Brian Nesvik, Game and Fish’s chief game warden, didn’t recall why or how the statute came about, except that it dates to 2012. The regulation, he said, affects not only what information Game and Fish shares with the public, but also what it shares with federal agencies and researchers.
“Basically,” Nesvik said, “we’ve had to treat them just as we would any member of the public.”
The Wyoming Game and Fish Department’s dump of information about the lethal taking of wolves comes as an annual wolf management report that typically is released in April. Hunter harvest is also reported in real time in online reports, a necessity because the 12 areas close one at a time as quotas are reached. The annual report details information about the fate of each wolf pack, listing its size, wolves that dispersed, livestock it killed and the number of animals harvested by hunters and “controlled” by managers.
The document, Nesvik said, is not exempted from the statute.
“We conduct a review to ensure that the report complies with the statute,” he said, “but it’s a lot easier to do that when you’re taking a whole year worth of data.”
Kill numbers are down
What is known about wolf-livestock conflict in Wyoming this year is that it has waned, at least judging by the total number of lobos that have been killed by Game and Fish and its federal contractor, the U.S. Department of Agriculture’s Wildlife Services.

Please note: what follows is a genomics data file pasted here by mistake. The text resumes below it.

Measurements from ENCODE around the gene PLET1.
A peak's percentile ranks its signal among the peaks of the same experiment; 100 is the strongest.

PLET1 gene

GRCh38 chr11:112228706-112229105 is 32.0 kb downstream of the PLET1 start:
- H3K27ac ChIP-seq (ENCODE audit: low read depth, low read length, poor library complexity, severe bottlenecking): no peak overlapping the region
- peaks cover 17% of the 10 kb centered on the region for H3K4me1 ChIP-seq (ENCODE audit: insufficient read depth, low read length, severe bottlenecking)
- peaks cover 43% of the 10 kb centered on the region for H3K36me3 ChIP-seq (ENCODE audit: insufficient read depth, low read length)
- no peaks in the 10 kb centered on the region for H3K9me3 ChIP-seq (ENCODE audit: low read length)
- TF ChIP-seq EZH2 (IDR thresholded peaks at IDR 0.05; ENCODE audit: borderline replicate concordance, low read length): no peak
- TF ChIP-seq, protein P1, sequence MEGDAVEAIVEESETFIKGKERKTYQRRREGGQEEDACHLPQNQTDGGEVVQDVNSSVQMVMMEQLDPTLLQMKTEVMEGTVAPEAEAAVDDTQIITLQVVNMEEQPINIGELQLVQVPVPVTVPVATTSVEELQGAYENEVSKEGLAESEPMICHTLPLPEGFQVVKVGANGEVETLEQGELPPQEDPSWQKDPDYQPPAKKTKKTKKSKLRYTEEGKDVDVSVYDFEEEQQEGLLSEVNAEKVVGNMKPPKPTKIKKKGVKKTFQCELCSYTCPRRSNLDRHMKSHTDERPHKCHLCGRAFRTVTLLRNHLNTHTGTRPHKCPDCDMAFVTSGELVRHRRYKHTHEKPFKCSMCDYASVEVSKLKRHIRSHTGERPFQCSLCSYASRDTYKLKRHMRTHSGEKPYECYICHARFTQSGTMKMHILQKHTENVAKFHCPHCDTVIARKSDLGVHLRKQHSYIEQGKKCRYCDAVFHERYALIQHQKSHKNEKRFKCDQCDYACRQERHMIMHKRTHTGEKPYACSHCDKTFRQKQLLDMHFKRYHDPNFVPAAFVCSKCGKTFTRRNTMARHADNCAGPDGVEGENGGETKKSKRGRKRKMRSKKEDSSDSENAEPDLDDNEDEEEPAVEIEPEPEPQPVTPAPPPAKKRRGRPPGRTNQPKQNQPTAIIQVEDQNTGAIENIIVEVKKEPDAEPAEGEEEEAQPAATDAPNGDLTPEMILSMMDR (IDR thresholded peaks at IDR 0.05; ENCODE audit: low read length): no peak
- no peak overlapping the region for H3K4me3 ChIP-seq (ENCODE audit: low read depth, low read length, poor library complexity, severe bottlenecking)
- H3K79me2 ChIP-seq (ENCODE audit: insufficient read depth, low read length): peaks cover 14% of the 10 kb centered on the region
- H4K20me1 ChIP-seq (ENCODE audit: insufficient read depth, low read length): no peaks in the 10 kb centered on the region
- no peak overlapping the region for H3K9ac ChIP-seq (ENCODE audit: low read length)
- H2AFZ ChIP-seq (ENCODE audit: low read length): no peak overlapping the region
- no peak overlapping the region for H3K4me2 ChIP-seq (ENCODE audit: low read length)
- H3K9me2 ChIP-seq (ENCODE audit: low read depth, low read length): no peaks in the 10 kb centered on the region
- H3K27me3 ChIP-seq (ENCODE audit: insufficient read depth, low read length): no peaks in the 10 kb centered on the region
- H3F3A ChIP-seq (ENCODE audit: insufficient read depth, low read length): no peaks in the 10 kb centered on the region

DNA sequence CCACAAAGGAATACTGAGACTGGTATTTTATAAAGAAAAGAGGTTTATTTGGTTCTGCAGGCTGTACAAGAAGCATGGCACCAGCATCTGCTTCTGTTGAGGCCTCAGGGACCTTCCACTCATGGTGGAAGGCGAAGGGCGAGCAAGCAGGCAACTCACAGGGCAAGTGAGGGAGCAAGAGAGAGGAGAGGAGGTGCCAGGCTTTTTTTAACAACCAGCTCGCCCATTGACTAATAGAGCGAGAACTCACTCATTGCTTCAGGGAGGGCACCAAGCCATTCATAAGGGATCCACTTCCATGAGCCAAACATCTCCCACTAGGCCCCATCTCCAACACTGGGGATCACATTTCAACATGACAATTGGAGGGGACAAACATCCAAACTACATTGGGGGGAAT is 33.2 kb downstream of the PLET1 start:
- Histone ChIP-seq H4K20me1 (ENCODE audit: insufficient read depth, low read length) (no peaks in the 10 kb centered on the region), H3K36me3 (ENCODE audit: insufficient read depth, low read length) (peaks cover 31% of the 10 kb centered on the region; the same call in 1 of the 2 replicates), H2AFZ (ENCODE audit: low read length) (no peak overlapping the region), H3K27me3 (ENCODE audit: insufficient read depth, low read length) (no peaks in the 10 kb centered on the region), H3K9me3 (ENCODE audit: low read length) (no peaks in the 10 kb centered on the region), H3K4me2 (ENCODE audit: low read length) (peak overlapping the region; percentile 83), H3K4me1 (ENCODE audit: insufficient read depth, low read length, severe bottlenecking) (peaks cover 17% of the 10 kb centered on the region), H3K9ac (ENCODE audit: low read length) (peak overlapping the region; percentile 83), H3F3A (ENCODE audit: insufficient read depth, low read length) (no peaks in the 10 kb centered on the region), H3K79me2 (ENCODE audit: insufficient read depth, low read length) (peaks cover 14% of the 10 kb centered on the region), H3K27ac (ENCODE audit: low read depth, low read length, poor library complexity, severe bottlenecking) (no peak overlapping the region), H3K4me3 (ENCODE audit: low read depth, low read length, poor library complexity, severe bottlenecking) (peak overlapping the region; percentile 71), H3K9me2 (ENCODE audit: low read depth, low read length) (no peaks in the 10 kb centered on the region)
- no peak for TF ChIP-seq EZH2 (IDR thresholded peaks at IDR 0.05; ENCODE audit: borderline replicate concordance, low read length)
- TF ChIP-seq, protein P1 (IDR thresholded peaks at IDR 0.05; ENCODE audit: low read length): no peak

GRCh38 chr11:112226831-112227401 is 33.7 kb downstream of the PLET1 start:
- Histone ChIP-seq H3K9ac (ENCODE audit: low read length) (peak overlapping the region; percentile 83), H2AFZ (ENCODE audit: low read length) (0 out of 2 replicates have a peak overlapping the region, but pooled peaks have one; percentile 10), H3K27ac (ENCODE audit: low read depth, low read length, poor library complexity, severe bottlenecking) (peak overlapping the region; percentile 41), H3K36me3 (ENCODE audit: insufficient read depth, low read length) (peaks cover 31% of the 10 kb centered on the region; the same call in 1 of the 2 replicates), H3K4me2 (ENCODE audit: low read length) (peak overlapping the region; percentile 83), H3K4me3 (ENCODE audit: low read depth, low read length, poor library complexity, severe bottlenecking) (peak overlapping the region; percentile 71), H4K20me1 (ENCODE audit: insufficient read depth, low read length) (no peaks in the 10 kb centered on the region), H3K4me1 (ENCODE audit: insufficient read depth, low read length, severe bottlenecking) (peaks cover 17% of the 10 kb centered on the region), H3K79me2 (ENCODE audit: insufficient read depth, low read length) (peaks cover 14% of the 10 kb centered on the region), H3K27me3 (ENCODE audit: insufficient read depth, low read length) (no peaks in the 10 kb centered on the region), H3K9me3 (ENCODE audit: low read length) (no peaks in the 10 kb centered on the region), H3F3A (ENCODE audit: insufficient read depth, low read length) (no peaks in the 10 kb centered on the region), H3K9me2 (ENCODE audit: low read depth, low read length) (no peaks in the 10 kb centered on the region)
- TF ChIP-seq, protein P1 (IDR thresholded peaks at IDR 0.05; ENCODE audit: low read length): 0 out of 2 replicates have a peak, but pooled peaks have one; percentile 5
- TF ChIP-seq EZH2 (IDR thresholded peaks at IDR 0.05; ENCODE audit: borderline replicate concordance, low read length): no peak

Through the end of September the tally of controlled wolves in the Equality State stood at 57, Large Carnivore Supervisor Dan Thompson said. In 2016, a record year for conflict, 103 wolves were shot or trapped in the first nine months of the year.
The return of hunting to the landscape could be one factor in the dip.
On the outskirts of the Greater Yellowstone Ecosystem in Wyoming’s most conflict-prone areas, wolves are now treated as predators and have been targeted by unregulated gunfire and traps since April, when an appeals court gave the state jurisdiction over the species. In the Yellowstone region’s interior, where wolves are managed trophy game, a hunt started Oct. 1. All told hunters have killed 46 animals, some of which likely could have run into trouble with livestock and been killed for their misdeeds.